Tuesday, April 28, 2009

Technology Redux


Regarding your latest post, let's begin by pruning away the most obvious misconceptions.

First, you say:

"Apparently, all that is required is the effective destruction of ONE country's economy, while the arguably "biggest offenders' do nothing..."

...which is exactly the opposite of what I was saying.

I said: "...More's the pity, because amateurs like Lomborg represent the only worthwhile opposition to unilateral "cap and trade" proposals being debated in this country today."

I then went on to quote (and agree with most of) a Lomborg piece which specifically singles out the folly of reducing carbon emissions unilaterally. I don't think I could have been more explicit about this if I had written it across the sky in letters of fire.

Second, and this is crucial, there is no such thing as the "ideal" temperature. Global concentrations of habitation and industry represent human adaptation to climate. Any substantial change can often lead to catastrophic consequences. Witness if you will the dust bowl of the 30's. This event was the result of not only some environmental factors (drought) which were beyond human control, but also some near sighted agricultural practices over which humans definitely did have control.

Today's farmers will tell you Steve, that the "ideal" temperature is that which results in the greatest harvest. But since they cannot rely on this or any other environmental variable, they take preventive measures like crop rotation, soil conservation and integrated disease management. None of these practices would have prevented the drought of the 30's. But no one can argue that they would not have drastically reduced the severity of it. Now if you accept that human activity might contribute to climate change, measures to lessen the impact of global warming by cutting back on the human contribution to it are no less a practical approach to farming than is crop rotation.

But this also holds true for any number of human enterprises which rely on a surety of environment. Humans have little control over the natural cycles of climate change. But it is only practical to calculate the effect of the human contribution and estimate the value of reducing it.

Now on any scale, from that of the individual to that of mankind altogether, it is always reasonable to demand justification for any present investment, particularly a costly one, which is claimed to yield future benefit. In the event, a healthy dose of skepticism is a useful tool. But consider that if 99 of a hundred doctors advise a man as to the urgency of undergoing a potentially life saving, yet perilous operation, is it wise for him to delay it until the single skeptical doctor agrees? Surely, the man would want to believe the skeptic, since by doing so he avoids the peril of the operation. But merely waiting on a hundred percent certainty is a poor substitute for good judgement.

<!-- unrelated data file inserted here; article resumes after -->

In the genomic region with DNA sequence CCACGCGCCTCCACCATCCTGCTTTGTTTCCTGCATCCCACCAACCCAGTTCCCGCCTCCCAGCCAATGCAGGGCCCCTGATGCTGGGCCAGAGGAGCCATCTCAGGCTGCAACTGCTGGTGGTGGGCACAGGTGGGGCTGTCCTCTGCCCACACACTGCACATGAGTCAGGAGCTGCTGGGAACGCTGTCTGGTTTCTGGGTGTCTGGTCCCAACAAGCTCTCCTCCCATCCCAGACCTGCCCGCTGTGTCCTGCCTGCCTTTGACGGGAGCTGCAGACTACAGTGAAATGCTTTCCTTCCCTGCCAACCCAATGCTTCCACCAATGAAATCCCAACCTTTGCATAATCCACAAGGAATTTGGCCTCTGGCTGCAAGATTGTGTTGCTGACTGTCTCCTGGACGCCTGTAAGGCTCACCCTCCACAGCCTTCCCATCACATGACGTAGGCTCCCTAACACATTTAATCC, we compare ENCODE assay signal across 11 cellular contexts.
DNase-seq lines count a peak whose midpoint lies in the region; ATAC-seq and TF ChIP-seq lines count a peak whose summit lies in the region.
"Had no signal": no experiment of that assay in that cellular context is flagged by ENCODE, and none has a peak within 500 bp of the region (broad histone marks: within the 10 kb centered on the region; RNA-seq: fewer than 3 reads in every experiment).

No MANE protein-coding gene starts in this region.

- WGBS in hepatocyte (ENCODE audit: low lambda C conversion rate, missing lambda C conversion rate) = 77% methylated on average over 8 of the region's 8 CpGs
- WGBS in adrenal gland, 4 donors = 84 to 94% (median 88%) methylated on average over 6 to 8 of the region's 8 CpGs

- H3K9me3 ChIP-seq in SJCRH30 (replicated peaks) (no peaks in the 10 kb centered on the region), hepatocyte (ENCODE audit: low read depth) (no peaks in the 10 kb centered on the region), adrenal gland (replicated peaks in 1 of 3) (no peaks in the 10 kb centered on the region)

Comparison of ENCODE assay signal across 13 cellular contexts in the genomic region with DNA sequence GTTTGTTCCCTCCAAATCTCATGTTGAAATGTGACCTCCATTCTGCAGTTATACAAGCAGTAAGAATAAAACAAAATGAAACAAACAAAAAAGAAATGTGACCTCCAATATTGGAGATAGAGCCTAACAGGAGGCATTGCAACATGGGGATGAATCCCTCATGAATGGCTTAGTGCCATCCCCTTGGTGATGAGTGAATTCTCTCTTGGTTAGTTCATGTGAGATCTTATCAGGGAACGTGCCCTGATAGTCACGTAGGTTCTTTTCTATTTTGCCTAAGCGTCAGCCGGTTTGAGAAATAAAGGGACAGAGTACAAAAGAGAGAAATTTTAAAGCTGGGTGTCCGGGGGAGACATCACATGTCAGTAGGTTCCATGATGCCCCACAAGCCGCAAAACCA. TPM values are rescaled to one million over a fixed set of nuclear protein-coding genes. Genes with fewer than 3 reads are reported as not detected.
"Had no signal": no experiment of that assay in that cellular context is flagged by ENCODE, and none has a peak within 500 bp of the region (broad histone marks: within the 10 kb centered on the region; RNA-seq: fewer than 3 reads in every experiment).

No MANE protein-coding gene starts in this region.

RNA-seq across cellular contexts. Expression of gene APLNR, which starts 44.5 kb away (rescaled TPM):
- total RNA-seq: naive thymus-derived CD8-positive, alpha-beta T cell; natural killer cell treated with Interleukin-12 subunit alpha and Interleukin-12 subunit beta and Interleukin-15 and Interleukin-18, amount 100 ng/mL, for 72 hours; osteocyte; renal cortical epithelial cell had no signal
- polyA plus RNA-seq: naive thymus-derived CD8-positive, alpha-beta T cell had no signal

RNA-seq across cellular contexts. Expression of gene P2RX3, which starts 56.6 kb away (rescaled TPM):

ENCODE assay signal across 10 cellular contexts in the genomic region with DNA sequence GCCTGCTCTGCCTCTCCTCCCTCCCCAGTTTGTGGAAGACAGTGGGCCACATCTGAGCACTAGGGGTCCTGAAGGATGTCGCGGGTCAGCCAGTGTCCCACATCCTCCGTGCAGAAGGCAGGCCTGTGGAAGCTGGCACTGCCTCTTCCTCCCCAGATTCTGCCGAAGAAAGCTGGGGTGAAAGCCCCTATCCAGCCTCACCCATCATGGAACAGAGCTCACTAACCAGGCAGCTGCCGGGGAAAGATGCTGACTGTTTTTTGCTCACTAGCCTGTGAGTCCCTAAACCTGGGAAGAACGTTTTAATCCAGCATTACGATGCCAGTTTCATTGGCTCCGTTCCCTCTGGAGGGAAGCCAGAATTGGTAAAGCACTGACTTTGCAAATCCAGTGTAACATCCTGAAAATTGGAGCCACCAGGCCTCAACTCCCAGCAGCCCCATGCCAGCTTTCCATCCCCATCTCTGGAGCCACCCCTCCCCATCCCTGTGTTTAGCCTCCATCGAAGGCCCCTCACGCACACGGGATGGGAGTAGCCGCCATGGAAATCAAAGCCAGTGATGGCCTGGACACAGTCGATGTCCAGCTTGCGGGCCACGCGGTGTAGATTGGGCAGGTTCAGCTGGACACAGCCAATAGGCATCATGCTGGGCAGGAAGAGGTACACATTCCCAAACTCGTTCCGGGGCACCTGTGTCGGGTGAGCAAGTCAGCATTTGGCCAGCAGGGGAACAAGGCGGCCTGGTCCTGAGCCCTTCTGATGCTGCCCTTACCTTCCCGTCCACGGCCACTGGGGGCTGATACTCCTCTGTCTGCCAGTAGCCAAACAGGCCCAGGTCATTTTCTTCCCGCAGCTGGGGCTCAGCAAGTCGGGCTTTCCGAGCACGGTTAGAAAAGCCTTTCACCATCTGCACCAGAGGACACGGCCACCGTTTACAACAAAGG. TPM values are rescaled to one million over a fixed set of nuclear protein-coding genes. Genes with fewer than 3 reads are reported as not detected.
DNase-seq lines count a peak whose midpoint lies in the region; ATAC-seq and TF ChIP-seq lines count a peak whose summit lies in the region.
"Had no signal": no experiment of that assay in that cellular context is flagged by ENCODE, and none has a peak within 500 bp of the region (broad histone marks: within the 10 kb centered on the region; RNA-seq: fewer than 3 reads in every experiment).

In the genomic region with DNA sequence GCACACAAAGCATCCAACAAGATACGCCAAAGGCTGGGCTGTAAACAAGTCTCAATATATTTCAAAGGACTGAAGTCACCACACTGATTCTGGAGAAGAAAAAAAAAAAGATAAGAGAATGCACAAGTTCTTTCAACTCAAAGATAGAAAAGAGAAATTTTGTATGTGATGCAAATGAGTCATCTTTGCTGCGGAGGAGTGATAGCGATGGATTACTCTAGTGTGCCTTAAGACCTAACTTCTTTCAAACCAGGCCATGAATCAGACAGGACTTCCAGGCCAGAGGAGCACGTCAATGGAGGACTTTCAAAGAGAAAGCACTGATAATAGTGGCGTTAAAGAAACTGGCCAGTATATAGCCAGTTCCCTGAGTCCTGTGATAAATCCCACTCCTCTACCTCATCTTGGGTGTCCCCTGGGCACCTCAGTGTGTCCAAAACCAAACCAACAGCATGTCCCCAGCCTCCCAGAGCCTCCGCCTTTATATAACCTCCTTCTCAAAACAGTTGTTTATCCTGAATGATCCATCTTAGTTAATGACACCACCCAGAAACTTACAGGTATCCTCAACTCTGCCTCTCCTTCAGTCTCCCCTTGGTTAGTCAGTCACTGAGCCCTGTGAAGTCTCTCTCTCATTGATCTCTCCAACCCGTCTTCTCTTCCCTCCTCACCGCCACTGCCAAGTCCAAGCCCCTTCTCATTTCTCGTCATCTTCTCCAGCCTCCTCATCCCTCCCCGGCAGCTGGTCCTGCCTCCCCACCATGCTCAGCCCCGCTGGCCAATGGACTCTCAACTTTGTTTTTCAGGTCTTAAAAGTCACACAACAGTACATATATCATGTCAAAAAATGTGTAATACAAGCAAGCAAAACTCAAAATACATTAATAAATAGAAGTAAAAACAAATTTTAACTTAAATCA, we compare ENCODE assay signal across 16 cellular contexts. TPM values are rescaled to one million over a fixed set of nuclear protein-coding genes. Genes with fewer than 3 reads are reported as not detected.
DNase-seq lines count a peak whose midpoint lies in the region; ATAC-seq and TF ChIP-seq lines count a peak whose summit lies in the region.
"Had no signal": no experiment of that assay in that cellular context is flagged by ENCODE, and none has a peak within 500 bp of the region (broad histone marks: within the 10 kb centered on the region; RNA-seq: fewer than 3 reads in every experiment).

I would submit that science has accumulated sufficient evidence on the human contribution to climate change that the debate should now shift from whether or not it is happening to what sorts of actions make the most sense. While I disagree that cap and trade schemes are a cynical attempt to re-distribute wealth and accumulate political power, I do agree they should be subject to a healthy dose of skepticism. What Lomborg was saying in his article was that unilateral action to reduce carbon emissions by some countries is worthless so long as other developing countries continue to offset them with increases. His argument, which makes sense, is that meaningful reductions will not occur until advances in technology provide individuals and industry with energy alternatives which are cheaper than fossil fuel. This is essentially a market based approach and I am surprised to find you of all people questioning it.

Government rightly and often funds research into technologies which may not be of present value to private industry, but pay big dividends down the road - and everyone benefits. Government funded research has been going on for over 50 years now in the field of fusion power and we are still many years away from a cost effective application. Yet, if and when we succeed it is almost impossible to overestimate the benefits to private industry and indeed all mankind. This is precisely the kind of technology Lomborg is referring to. Your turn...


No comments:

Post a Comment